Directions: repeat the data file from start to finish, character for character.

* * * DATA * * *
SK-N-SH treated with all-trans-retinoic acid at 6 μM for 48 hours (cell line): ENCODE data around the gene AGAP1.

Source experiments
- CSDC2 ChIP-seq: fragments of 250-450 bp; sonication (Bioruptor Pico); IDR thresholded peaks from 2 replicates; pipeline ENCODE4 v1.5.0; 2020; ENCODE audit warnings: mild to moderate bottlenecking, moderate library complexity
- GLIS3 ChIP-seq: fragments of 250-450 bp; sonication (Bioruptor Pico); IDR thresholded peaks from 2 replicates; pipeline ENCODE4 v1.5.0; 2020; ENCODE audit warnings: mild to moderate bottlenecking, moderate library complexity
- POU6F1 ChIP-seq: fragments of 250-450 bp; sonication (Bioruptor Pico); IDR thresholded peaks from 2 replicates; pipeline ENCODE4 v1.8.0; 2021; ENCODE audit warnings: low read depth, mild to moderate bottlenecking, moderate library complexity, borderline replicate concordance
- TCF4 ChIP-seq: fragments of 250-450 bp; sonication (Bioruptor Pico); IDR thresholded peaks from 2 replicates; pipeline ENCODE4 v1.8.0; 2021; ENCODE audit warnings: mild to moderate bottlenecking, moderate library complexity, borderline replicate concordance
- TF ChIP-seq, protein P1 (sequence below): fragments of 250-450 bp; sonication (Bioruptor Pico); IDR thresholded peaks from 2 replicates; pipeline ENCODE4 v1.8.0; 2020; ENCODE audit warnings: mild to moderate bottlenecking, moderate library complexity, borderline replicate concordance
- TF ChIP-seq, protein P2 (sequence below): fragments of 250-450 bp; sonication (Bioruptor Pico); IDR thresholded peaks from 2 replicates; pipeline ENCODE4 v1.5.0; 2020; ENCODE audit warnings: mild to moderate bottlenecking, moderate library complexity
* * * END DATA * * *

SK-N-SH treated with all-trans-retinoic acid at 6 μM for 48 hours (cell line): ENCODE data around the gene AGAP1.

Source experiments
- CSDC2 ChIP-seq: fragments of 250-450 bp; sonication (Bioruptor Pico); IDR thresholded peaks from 2 replicates; pipeline ENCODE4 v1.5.0; 2020; ENCODE audit warnings: mild to moderate bottlenecking, moderate library complexity
- GLIS3 ChIP-seq: fragments of 250-450 bp; sonication (Bioruptor Pico); IDR thresholded peaks from 2 replicates; pipeline ENCODE4 v1.5.0; 2020; ENCODE audit warnings: mild to moderate bottlenecking, moderate library complexity
- POU6F1 ChIP-seq: fragments of 250-450 bp; sonication (Bioruptor Pico); IDR thresholded peaks from 2 replicates; pipeline ENCODE4 v1.8.0; 2021; ENCODE audit warnings: low read depth, mild to moderate bottlenecking, moderate library complexity, borderline replicate concordance
- TCF4 ChIP-seq: fragments of 250-450 bp; sonication (Bioruptor Pico); IDR thresholded peaks from 2 replicates; pipeline ENCODE4 v1.8.0; 2021; ENCODE audit warnings: mild to moderate bottlenecking, moderate library complexity, borderline replicate concordance
- TF ChIP-seq, protein P1 (sequence below): fragments of 250-450 bp; sonication (Bioruptor Pico); IDR thresholded peaks from 2 replicates; pipeline ENCODE4 v1.8.0; 2020; ENCODE audit warnings: mild to moderate bottlenecking, moderate library complexity, borderline replicate concordance
- TF ChIP-seq, protein P2 (sequence below): fragments of 250-450 bp; sonication (Bioruptor Pico); IDR thresholded peaks from 2 replicates; pipeline ENCODE4 v1.5.0; 2020; ENCODE audit warnings: mild to moderate bottlenecking, moderate library complexity